Shifting compression subsea - part one
Published by Nicholas Woodroof,
There is no doubt that moving activities from topside to subsea will help operators increase efficiency, reduce energy use and improve performance, as well as eliminate many of the safety and both CAPEX and OPEX cost elements associated with manned production platforms. This shift to subsea technology also ties in with the general trend towards E&P in deeper and more challenging waters, where the benefits of subsea operations are even more substantial.
However, while such technologies clearly offer considerable opportunities to de-man and reduce carbon intensity, they also place extreme emphasis on robust engineering, reliability and remote operability.
Reliability: The beating heart of subsea success
Recognising the many advantages available from subsea production as well as the paramount need for robust and ultra-reliable performance, engineering and technology partnerships are emerging with advanced subsea solutions. A joint venture between Aker Solutions and MAN Energy Solutions, for instance, is supplying a modular system based around MAN Energy Solutions’ high-speed compressor technology. Initially developed some 30 years ago, HOFIM® – High-Speed Oil-Free Integrated Motor-Compressor – machines have been in use by the gas transport and storage industries for decades. Totally sealed and oil-free, the system has steadily developed to extend its proven capabilities across a range of applications, including upstream O&G production and in extreme subsea environments.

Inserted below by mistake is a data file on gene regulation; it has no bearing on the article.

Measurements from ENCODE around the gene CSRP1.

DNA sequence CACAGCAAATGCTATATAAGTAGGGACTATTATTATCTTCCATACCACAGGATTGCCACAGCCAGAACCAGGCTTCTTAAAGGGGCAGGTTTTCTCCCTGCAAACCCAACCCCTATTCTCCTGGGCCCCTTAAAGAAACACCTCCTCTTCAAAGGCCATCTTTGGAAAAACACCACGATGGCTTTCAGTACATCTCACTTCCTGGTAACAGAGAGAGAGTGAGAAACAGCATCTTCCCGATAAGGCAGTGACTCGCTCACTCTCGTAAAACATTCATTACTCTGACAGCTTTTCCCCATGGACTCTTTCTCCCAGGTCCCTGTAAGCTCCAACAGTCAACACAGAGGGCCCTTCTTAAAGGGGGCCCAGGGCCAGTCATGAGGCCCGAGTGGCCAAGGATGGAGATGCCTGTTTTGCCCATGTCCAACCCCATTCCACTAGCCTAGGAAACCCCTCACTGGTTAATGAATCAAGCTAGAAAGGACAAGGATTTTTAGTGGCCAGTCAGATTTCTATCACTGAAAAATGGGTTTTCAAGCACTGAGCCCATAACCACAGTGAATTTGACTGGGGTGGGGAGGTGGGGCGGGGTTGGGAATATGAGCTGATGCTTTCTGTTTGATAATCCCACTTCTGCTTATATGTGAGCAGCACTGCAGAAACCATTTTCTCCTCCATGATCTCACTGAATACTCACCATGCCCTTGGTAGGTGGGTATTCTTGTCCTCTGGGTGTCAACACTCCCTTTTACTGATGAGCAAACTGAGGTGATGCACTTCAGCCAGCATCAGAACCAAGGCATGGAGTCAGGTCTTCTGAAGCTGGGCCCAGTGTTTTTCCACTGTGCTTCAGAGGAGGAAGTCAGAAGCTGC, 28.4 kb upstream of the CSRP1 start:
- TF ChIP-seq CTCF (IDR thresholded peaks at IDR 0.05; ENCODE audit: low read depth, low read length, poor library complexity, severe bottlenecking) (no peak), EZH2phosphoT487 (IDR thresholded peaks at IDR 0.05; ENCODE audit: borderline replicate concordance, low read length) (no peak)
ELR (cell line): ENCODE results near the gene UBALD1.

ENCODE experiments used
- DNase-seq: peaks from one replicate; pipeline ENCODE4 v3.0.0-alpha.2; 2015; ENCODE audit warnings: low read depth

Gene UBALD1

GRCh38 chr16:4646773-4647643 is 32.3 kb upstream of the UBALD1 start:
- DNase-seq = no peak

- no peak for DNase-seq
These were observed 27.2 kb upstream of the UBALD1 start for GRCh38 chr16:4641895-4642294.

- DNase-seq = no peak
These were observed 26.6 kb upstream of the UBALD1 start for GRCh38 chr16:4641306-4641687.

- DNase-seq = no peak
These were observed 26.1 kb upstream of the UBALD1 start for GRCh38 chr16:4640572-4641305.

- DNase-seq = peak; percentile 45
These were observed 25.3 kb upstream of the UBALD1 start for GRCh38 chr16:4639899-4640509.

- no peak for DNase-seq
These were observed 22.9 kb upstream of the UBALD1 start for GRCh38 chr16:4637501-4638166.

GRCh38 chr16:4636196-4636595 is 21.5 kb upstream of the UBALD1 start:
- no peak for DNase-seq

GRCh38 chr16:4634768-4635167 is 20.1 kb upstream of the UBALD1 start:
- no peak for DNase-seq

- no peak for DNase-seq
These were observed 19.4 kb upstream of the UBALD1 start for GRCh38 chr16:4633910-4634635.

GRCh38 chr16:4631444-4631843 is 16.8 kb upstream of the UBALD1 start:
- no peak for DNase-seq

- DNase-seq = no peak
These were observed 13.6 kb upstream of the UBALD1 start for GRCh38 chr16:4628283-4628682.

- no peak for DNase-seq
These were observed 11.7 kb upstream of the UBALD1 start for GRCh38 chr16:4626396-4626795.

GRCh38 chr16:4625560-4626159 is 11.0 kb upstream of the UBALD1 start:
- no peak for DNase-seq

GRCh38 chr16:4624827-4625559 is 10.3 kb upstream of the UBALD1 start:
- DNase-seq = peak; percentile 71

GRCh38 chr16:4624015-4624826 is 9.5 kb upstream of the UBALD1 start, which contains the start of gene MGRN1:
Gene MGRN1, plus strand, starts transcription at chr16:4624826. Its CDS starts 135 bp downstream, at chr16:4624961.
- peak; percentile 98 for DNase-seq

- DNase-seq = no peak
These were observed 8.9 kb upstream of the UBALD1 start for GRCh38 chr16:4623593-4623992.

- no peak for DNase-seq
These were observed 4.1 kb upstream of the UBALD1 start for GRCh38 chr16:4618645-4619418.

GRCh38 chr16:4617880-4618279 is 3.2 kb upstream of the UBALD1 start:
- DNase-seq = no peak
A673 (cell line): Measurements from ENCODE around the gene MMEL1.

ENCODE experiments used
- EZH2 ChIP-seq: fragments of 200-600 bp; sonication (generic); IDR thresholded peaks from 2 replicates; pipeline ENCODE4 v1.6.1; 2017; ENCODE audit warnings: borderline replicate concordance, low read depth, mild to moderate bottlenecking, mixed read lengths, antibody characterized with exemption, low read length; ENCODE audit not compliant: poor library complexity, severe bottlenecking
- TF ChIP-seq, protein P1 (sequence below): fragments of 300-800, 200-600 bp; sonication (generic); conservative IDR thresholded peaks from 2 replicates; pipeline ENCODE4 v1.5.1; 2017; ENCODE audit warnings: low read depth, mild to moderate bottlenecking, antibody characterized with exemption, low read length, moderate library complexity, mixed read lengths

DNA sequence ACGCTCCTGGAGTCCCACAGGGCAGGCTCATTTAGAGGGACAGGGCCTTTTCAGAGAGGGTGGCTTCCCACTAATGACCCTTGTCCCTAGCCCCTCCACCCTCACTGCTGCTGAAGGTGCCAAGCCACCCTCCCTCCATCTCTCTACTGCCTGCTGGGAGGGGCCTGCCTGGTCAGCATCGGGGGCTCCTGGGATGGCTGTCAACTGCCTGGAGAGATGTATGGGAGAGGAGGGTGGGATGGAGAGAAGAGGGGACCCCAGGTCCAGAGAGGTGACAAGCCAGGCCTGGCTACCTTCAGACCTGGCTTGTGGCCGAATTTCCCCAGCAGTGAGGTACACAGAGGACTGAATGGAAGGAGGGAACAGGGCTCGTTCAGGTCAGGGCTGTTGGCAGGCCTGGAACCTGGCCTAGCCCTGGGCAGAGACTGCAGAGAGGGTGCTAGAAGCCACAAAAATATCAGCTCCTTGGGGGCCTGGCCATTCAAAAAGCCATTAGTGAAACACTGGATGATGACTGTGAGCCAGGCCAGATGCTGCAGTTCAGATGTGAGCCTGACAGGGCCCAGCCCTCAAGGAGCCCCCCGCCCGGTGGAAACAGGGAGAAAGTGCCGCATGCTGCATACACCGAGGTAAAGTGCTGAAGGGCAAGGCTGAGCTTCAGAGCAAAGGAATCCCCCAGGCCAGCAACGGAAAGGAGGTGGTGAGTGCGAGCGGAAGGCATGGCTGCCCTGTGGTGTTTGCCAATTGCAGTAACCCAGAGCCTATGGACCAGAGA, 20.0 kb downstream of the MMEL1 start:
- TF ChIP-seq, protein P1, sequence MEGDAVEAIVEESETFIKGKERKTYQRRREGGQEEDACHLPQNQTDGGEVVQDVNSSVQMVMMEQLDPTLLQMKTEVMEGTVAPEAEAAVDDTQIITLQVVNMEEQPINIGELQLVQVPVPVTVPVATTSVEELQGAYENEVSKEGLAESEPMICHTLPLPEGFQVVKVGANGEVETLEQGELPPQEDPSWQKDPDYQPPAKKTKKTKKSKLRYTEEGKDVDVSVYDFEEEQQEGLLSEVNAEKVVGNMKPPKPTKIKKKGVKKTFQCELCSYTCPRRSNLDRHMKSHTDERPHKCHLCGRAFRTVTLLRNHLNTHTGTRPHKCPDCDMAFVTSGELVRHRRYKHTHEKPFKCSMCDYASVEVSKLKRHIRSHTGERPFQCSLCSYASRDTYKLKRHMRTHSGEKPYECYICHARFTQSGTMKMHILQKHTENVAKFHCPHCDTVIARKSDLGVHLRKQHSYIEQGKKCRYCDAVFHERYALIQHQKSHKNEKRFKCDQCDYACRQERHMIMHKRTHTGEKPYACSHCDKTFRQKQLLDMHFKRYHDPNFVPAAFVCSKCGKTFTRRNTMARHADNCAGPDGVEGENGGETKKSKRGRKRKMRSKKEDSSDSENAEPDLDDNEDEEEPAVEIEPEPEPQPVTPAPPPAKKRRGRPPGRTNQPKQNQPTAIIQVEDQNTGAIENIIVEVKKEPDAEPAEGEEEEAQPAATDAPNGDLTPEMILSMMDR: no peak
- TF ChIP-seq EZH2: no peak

By using seven-axes active magnetic bearings and a high-speed motor, a host of components – such as the gearbox, lube oil system, dry gas sealing, their instrumentation and valving – disappear, along with their associated reliability and maintenance concerns. With less things to go wrong there’s an almost inevitable improvement in system availability. The simple, single casing design not only reduces complexity though, the footprint of the compressor system shrinks by 60% and its weight by 30% when compared with conventional compressors. A high-speed variable frequency drive cooled by process gas also adds significant efficiency advantages when operating at part load and confers a low peak starting current. This is a potential concern for operators who need to avoid creating grid disturbances when starting under a heavy load.
With high reliability and very low servicing and maintenance requirements, the compressors - available across a power range of 3 to 18 MWe and discharge pressures of up to 303 bar (4395 psi) - are well suited for remote and unmanned operations, a critical capability for subsea success. And, if maintenance is required, the compressor module can be independently retrieved as the core HOFIM compressor unit is integrated into the overall subsea module architecture with only a few interfaces.
The latest generations of subsea equipment are standardised, simpler, smaller and with lower CAPEX and OPEX. This modular approach also helps to provide predictable quality, repeatable volume, accelerated delivery times, reduced manning and increased safety.
This is the first part of a two-part article. Part two is available to read here: https://www.oilfieldtechnology.com/special-reports/12012021/shifting-compression-subsea--part-two/.
Read the article online at: https://www.oilfieldtechnology.com/special-reports/11012021/shifting-compression-subsea/
You might also like
Transocean Ltd. announces harsh environment contract award
The company has announced contract fixtures for two of its harsh environment semisubmersibles. Together, the fixtures represent approximately US$113 million in firm contract backlog.